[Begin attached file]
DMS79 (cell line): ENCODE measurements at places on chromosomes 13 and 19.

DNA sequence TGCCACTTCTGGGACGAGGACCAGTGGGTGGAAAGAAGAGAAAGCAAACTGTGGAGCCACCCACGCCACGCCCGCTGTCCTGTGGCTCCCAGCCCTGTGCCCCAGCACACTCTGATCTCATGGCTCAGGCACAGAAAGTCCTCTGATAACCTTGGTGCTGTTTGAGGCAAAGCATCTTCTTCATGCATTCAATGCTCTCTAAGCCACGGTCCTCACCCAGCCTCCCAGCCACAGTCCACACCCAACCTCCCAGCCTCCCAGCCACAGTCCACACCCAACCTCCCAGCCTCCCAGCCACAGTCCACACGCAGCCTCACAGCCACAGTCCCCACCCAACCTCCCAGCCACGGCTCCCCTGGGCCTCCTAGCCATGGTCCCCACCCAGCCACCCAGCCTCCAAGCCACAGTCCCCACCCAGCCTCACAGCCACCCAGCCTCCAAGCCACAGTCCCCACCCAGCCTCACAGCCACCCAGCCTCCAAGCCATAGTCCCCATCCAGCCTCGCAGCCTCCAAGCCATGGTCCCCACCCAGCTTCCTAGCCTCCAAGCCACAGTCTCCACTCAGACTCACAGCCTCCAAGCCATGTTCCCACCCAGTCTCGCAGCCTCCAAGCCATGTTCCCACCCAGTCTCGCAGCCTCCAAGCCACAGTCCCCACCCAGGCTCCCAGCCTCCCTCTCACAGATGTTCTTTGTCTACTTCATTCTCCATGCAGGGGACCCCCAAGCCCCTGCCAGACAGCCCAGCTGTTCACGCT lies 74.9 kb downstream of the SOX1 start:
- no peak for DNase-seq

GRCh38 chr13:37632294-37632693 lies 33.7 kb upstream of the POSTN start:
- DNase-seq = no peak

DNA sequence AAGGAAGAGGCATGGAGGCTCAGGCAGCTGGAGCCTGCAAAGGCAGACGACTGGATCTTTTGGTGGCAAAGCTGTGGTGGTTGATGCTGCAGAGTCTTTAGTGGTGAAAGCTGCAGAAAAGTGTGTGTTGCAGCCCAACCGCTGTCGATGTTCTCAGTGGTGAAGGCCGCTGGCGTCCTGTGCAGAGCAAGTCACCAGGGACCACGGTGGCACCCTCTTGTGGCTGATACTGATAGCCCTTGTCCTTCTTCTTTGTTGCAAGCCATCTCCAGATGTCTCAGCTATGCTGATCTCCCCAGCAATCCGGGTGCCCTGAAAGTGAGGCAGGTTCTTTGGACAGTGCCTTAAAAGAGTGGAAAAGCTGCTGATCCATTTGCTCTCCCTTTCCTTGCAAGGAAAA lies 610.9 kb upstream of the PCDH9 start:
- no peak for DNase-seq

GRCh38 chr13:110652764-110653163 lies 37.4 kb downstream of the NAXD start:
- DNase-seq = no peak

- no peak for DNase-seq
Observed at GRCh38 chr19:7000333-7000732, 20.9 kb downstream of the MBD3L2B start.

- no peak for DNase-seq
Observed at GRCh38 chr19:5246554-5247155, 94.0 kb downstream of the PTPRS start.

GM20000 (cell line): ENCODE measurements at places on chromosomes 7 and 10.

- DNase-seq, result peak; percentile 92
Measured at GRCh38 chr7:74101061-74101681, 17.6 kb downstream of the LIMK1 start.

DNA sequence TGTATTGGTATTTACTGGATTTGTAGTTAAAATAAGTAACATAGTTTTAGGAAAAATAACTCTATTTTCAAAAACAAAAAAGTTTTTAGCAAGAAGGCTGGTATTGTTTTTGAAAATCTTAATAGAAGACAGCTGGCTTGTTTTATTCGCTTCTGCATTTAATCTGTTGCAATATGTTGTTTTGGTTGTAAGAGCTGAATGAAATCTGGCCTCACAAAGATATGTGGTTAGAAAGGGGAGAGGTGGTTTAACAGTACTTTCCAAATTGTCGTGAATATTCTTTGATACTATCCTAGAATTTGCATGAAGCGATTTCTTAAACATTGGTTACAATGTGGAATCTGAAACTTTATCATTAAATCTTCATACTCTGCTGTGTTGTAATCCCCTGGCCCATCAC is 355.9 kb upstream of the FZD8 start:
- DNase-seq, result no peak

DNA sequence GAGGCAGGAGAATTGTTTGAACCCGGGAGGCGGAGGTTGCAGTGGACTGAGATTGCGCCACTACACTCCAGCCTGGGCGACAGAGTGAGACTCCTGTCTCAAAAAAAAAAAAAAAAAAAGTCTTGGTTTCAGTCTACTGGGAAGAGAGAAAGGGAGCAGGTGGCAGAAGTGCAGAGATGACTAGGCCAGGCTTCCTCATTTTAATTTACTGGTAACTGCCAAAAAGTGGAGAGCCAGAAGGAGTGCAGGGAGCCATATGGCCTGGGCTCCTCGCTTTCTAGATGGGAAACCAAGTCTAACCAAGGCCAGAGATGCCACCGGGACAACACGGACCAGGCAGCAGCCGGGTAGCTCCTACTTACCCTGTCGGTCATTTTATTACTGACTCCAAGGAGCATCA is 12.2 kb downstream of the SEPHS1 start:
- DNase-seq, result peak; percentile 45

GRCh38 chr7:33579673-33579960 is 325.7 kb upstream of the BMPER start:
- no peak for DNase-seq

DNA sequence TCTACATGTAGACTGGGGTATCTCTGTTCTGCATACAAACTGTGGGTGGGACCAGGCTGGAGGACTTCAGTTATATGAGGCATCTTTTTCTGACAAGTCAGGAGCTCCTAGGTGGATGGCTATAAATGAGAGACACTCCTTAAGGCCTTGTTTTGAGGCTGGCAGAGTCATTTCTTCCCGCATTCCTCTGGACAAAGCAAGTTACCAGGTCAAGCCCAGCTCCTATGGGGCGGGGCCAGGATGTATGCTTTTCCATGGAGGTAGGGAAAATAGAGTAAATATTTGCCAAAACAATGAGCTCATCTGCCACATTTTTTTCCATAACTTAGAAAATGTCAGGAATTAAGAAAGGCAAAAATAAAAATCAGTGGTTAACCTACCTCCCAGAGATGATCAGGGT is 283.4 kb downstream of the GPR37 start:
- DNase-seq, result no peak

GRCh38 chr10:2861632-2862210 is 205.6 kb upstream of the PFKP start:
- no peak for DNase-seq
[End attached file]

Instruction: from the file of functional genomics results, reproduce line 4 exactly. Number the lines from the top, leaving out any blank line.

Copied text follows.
GRCh38 chr13:37632294-37632693 lies 33.7 kb upstream of the POSTN start: